Facebook’s Mark Zuckerberg announced the birth of his baby daughter Max with wife Priscilla Chan. He coupled it with announcing his plan to donate 99% of his Facebook stock, a gift currently worth a whopping $45 billion. The 7th richest person in Forbes’ Real Time Billionaires ranking, with a net worth estimated at $46.8 billion, that will whittle down his savings, but also shield billions in income he is yet to earn.
Facebook’s SEC filing notes that:
On December 1, 2015, our Founder, Chairman and CEO, Mark Zuckerberg, announced that, during his lifetime, he will gift or otherwise direct substantially all of his shares of Facebook stock, or the net after-tax proceeds from sales of such shares, to further the mission of advancing human potential and promoting equality by means of philanthropic, public advocacy, and other activities for the public good. For this purpose, Mr. Zuckerberg has established a new entity, the Chan Zuckerberg Initiative, LLC, and he will control the voting and disposition of any shares held by such entity. He has informed us that he plans to sell or gift no more than $1 billion of Facebook stock each year for the next three years and that he intends to retain his majority voting position in our stock for the foreseeable future.
This generosity is also incredibly tax efficient. One can assume that he will make these enormous gifts in shares, not in cash, just like famously savvy Warren Buffett of Berkshire Hathaway. Why donate stock? With stock, the donor gets a charitable contribution deduction based on the fair market value of the shares. Value and basis are different things, which can mean enormous tax advantages.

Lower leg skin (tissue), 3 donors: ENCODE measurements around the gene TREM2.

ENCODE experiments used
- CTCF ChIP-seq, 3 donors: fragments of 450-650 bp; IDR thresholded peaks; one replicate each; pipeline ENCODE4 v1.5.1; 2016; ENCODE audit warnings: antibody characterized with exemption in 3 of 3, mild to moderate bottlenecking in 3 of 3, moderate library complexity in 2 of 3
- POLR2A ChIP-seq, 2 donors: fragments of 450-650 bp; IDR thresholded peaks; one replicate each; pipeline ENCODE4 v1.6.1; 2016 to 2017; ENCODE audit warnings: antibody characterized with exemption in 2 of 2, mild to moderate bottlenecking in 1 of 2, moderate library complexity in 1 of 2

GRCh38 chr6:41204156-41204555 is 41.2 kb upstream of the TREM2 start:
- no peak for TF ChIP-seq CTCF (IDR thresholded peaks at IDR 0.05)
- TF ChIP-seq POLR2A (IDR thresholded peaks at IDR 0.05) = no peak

In the past, Mr. Zuckerberg has donated hundreds of millions of dollars to charity, as he has to the Silicon Valley Community Foundation. Of course, he donates millions of shares, thus skipping tax on the run up in value. Facebook went public in May 2012, with shares initially priced at $38. They proceeded to dip below $20 but then rose by more than 25% by the time of Mr. Zuckerberg’s year-end donation. Zuckerberg’s deduction is keyed to that market value.
Donating appreciated stock is a much better tax move than selling it and donating the sales proceeds. After all, by donating the stock, the gain he would have experienced on selling it is never taxed. The donee organization can either hold or sell the stock. But since it is a tax-qualified charity, if it sells the stock it pays no tax regardless of how big the gain. And since Mr. Zuckerberg will get credit on his tax return for the market value of what he donates, he can use that to shelter billions of other income.
Some time ago, Mr. Zuckerberg wrote that he and his wife Priscilla have signed the Giving Pledge launched by Bill Gates and Warren Buffett. It is a commitment to give away at least half of one’s fortune during his or her lifetime. Of course, you can’t deduct charitable contributions unless you itemize deductions. The donations go on Schedule A to your Form 1040.
Furthermore, you can only take a deduction of up to 50% of your adjusted gross income for most charitable contributions (30% in some cases), and there may be additional limitations on your ability to deduct these contributions. You cannot deduct contributions to individuals, political organizations or candidates. The IRS maintains a list of all charities. To check whether particular organizations are on the IRS list, click here.
Mr. Zuckerberg’s pledge is incredibly generous. But it is also likely to involve some very savvy tax planning.
For alerts to future tax articles, email me at Wood@WoodLLP.com. This discussion is not intended as legal advice.
via The Tax Lawyer http://ift.tt/1YHHvh7